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Ram B. Singh*

*Assistant Director-General and FAO Regional Representative for Asia and the Pacific, FAO Regional Office for Asia and the Pacific, 39 Phra Atit Road, Banglamphu, Bangkok 10200, Thailand.
It is a great pleasure and privilege for me to welcome you to the Expert Consultation on Viticulture (Grape Production) in Asia and the Pacific. May I take this opportunity to extend to all of you warm greetings on behalf of the Director-General of FAO, from my colleagues in the Regional Office and myself. Special thanks are due to you all for gathering here to contribute to this Meeting.

Mr. Chairman! Permit me to congratulate you on your election. I am sure that under your leadership we shall have a productive meeting. I also congratulate Mr. David Oag on his election as Rapporteur of this Consultation.

Grape is one of the most important fruit crops of the world. It is also one of the most ancient crops known to people. Hyams (1954) traces its antiquity to 7000 BC and states that it was associated with people as a cultivated plant long before cereals. According to De Candolle (1886), the cultivation of grape in Egypt goes back to 4000 BC.

Grape cultivation is believed to have originated in Armenia near the Caspian Sea, from where it seems to have spread westward to Europe and Eastward to Iran and Afghanistan. The crop has a wide adaptability, and grapes are now grown in every continent, under temperate, sub-tropical and tropical climatic conditions and under varied agro-ecological settings, from mountains to plains to sea coasts. However, the ideal climate for grapes is in the Mediterranean region. In its natural habitat, the grape grows and produces during the hot and dry period, and undergoes dormancy during the cold period.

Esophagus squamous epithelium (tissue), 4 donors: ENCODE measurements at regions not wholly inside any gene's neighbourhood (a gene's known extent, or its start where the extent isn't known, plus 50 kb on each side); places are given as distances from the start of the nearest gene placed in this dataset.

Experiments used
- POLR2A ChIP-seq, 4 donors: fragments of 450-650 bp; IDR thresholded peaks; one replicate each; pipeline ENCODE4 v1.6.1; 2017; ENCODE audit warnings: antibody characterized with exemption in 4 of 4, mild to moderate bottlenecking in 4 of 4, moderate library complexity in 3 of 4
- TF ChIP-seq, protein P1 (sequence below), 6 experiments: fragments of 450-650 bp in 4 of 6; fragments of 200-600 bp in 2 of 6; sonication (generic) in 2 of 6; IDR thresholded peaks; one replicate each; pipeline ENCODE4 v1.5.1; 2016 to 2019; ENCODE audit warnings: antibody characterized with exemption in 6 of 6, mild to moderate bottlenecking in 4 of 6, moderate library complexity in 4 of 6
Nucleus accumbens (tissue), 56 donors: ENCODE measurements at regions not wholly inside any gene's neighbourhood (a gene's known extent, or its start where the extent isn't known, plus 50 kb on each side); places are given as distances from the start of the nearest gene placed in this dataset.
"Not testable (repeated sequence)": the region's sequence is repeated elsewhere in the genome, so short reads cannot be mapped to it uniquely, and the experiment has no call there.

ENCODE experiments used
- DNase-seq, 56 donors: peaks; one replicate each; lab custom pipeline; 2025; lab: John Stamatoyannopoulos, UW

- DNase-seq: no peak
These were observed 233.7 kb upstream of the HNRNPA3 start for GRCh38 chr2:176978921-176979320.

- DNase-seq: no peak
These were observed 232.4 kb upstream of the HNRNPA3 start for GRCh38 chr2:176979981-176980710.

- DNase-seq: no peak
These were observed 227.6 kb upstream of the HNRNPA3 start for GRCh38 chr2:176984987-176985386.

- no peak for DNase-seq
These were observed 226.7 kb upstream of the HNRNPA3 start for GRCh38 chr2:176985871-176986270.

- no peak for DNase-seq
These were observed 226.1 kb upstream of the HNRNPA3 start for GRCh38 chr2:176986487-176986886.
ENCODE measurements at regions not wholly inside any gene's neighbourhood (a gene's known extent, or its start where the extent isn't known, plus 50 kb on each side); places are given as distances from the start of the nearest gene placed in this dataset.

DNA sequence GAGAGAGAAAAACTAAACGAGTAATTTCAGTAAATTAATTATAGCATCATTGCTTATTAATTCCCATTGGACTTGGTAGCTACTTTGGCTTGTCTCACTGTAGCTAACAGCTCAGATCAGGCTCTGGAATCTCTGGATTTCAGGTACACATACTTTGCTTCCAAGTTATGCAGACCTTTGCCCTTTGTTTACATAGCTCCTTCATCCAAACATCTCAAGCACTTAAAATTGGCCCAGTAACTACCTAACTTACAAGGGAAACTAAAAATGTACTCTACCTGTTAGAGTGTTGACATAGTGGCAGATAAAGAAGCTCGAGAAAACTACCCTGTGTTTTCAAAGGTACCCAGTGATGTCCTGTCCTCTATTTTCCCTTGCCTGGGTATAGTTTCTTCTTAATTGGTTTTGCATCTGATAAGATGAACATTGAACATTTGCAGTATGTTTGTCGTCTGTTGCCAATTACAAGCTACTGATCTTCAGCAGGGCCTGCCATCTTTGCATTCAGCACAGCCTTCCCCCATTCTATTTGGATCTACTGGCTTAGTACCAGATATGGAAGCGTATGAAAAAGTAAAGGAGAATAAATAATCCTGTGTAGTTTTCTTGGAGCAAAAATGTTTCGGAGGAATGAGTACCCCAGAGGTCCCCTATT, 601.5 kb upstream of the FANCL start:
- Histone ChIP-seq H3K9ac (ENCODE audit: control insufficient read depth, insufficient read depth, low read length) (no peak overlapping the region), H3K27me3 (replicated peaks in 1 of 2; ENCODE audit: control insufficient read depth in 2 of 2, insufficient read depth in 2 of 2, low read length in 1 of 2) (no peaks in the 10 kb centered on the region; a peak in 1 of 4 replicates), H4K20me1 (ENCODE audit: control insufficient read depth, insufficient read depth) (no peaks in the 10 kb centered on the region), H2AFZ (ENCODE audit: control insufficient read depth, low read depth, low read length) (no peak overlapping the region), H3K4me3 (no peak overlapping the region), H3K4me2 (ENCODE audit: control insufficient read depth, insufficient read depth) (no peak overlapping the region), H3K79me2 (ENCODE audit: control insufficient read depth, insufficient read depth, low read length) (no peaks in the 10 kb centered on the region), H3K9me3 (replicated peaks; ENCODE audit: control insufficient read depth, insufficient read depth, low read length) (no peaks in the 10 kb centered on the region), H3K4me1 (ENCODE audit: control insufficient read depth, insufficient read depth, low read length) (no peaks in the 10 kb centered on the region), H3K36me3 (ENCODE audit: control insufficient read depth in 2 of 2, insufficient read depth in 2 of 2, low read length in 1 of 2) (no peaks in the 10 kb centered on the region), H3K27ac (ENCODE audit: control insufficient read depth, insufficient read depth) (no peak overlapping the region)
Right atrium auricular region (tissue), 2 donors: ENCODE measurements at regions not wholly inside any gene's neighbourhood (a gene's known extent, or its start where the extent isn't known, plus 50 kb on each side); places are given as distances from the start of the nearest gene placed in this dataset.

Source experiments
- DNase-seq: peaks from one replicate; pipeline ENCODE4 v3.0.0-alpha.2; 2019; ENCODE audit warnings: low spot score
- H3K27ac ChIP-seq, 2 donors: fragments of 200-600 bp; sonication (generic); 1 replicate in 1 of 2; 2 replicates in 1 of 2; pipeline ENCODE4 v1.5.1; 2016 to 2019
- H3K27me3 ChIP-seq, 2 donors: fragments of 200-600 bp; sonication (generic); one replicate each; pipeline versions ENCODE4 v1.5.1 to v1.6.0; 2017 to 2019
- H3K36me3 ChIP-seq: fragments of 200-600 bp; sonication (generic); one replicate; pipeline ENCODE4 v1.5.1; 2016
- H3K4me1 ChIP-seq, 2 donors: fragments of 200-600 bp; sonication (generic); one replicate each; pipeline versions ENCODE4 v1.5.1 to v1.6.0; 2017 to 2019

The long history of grape cultivation is linked with its multiple uses as food, source of nutrition, health and medicinal value and high economic significance. In Indian, Chinese and other societies, the role of grapes in health care and cure of diseases has been emphasized since ancient times. In this context, I would urge each one of you to read the book “The Grape Cure” by Johanne Brandt, popular for the last 73 years. As regards the economic dimensions, the Indian States of Maharashtra, Andhra Pradesh and Karnataka have found grapes as the most cash producing and job providing commodity. In Australia, grape wine export annually earns over 1,000 million dollars.

Countries with sizeable extent of grape cultivation in the region are China, Australia, India, Republic of Korea, Japan, Pakistan, New Zealand, Thailand, Vietnam and Myanmar. The total area under cultivation in these countries is estimated to be around 370,000 hectares, with a total production of about 5,000,000 metric tonnes and average yield of about 14 tonnes per hectare. There are wide variations in average national yields and from variety to variety, ranging from 5 to 50 tonnes per hectare. India, with the national average yield of 30 tonnes per hectare, is the world leader in the average yield.